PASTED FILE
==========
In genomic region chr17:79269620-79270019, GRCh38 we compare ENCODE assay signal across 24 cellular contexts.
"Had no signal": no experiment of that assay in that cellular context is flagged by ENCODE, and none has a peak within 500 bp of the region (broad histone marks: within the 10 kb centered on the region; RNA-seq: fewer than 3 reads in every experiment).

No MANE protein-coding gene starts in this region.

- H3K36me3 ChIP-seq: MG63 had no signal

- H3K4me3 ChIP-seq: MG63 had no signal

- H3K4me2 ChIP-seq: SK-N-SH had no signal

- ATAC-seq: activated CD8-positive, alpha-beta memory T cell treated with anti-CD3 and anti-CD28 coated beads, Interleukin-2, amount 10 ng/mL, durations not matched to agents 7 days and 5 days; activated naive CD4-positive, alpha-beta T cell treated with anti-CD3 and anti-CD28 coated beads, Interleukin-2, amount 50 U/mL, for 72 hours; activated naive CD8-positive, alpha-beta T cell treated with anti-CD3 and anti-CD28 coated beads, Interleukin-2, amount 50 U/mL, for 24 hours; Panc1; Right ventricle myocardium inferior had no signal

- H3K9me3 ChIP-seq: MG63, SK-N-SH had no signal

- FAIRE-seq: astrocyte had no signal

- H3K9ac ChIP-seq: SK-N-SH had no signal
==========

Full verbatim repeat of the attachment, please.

In genomic region chr17:79269620-79270019, GRCh38 we compare ENCODE assay signal across 24 cellular contexts.
"Had no signal": no experiment of that assay in that cellular context is flagged by ENCODE, and none has a peak within 500 bp of the region (broad histone marks: within the 10 kb centered on the region; RNA-seq: fewer than 3 reads in every experiment).

No MANE protein-coding gene starts in this region.

- H3K36me3 ChIP-seq: MG63 had no signal

- H3K4me3 ChIP-seq: MG63 had no signal

- H3K4me2 ChIP-seq: SK-N-SH had no signal

- ATAC-seq: activated CD8-positive, alpha-beta memory T cell treated with anti-CD3 and anti-CD28 coated beads, Interleukin-2, amount 10 ng/mL, durations not matched to agents 7 days and 5 days; activated naive CD4-positive, alpha-beta T cell treated with anti-CD3 and anti-CD28 coated beads, Interleukin-2, amount 50 U/mL, for 72 hours; activated naive CD8-positive, alpha-beta T cell treated with anti-CD3 and anti-CD28 coated beads, Interleukin-2, amount 50 U/mL, for 24 hours; Panc1; Right ventricle myocardium inferior had no signal

- H3K9me3 ChIP-seq: MG63, SK-N-SH had no signal

- FAIRE-seq: astrocyte had no signal

- H3K9ac ChIP-seq: SK-N-SH had no signal